Gerrie Bremermann, owner of Bremermann Designs, is likewise drawn to the connection of history and style. She specializes in 18th- and 19th-century French antiques.
“French antiques tell the history of France. No one created more style and beauty than the French in the 18th century,” says Bremermann. After designing a small powder room in a Junior League showhouse in the 1970s, Bremermann’s interior design career was born. Shortly thereafter, Bremermann added a French antique shop to her business.
“French architecture and design became my passion and still is,” she says. “Exquisite craftsmanship.”
One of Bremermann’s favorite pieces at the moment is an Italian settee crafted in the French Louis XV style. The newly upholstered piece will soon find a new home for itself along St. Charles Avenue.
Located on Jefferson Highway, Dop Antiques is a direct importer of European antiques receiving shipments every two to four weeks. Sprinkled in to Dop Antiques’ collection are occasional pieces from China, India and Egypt. A native of Holland, owner Michiel Dop began selling antiques in New Orleans as a wholesaler in 2000 before becoming a retailer just a few years later.
Dop’s favorite characteristic of an antique is its true uniqueness.
“There’s not a second piece made exactly the same. They were handmade, not mass produced,” he says. “If I had to sell the same thing every day, I would go crazy.”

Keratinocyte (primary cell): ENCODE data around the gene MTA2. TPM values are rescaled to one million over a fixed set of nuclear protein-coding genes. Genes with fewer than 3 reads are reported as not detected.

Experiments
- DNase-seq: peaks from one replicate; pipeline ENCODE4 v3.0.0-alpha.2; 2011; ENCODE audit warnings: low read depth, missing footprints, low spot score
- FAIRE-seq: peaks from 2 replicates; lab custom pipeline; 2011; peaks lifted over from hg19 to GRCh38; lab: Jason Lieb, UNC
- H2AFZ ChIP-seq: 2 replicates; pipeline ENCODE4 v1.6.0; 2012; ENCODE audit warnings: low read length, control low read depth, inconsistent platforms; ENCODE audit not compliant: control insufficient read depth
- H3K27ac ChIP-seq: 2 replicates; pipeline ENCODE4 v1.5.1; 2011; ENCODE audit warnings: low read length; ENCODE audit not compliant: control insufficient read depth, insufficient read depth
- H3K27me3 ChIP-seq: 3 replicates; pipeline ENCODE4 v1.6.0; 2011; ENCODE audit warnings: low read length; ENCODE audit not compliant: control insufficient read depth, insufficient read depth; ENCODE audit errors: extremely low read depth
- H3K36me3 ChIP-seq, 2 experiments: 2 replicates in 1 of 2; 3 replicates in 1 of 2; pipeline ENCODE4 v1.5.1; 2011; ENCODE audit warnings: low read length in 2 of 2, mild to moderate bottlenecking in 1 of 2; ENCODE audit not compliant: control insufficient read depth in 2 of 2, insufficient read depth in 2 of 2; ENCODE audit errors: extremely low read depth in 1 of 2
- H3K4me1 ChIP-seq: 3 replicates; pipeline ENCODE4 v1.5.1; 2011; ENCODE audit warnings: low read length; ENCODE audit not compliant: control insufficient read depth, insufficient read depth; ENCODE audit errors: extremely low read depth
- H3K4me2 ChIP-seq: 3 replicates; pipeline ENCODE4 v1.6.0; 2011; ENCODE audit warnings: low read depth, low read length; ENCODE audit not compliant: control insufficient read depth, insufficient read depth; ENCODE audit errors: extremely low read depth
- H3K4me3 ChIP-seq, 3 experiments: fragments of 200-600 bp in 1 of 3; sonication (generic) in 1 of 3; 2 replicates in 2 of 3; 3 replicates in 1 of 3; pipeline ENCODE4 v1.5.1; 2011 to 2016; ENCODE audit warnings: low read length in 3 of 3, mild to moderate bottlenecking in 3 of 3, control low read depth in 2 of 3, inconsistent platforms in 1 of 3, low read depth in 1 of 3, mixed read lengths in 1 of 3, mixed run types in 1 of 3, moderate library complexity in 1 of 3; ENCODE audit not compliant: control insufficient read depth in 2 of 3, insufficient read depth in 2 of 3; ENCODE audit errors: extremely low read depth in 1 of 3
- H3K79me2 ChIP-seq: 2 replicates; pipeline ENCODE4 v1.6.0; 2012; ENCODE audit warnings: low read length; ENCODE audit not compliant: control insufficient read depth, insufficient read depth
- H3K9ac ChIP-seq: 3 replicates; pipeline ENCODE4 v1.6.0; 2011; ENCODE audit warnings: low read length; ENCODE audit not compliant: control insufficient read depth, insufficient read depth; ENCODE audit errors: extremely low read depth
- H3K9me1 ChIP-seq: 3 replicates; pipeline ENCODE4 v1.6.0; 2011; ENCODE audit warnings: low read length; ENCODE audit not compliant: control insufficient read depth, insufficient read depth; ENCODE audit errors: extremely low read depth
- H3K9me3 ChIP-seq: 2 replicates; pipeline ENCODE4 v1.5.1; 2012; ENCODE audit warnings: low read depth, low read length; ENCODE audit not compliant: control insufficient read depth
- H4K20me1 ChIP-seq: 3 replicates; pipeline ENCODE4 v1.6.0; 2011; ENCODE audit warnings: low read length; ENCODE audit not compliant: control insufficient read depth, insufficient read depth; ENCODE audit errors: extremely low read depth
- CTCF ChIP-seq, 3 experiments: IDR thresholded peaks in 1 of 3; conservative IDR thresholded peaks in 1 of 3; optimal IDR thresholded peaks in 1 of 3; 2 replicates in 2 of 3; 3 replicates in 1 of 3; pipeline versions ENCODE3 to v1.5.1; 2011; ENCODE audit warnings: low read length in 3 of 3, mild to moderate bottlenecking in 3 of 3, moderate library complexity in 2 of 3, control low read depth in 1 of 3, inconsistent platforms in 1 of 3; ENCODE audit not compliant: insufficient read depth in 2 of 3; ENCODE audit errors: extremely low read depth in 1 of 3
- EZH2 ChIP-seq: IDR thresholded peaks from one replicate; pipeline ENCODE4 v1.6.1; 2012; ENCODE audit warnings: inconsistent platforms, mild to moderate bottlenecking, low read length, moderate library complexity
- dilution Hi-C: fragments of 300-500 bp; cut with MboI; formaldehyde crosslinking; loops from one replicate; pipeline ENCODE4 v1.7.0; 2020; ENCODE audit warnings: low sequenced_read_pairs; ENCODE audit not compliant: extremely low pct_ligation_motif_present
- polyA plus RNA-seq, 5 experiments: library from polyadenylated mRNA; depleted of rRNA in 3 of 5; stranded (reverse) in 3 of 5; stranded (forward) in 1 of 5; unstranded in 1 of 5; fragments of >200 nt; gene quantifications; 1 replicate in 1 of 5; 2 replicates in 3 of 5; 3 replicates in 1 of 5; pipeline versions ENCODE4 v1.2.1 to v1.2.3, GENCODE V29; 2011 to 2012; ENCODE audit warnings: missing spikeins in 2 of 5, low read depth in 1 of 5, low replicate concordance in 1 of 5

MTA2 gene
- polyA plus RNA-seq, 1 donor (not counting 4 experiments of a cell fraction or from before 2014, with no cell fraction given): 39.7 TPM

Another exciting part of antiquing, says Dop, is “the unexpected find.”
“I had a silver tea set on a platter, and it had probably been here four to five months. My wife came in and looked inside it, and she found $1,400 EUR in the sugar bowl, about $2,000 USD,” says Dop. Other remarkable finds include fake teeth as well as a picture book full of original photos taken by a French soldier during World War II.
Marie Louise de la Vergne, Partner at Matthew Clayton Brown, also tells of a notable find, although in her case it was the antique itself. A huge fan of “the hunt,” de la Vergne and her company offer private brokerage, auction and appraisal services. Once, while at an auction, de la Vergne encountered a bed she recognized as carved by Samuel McIntire, an American architect and craftsman in the late 18th century.
“I just about dropped everything in my hands to see what they had to say in the catalog,” says de la Vergne, “and they didn’t have it down as his work.” Thinking she would need more money to purchase the bed, de la Vergne called her father, another antique enthusiast, frantically whispering what she’d encountered.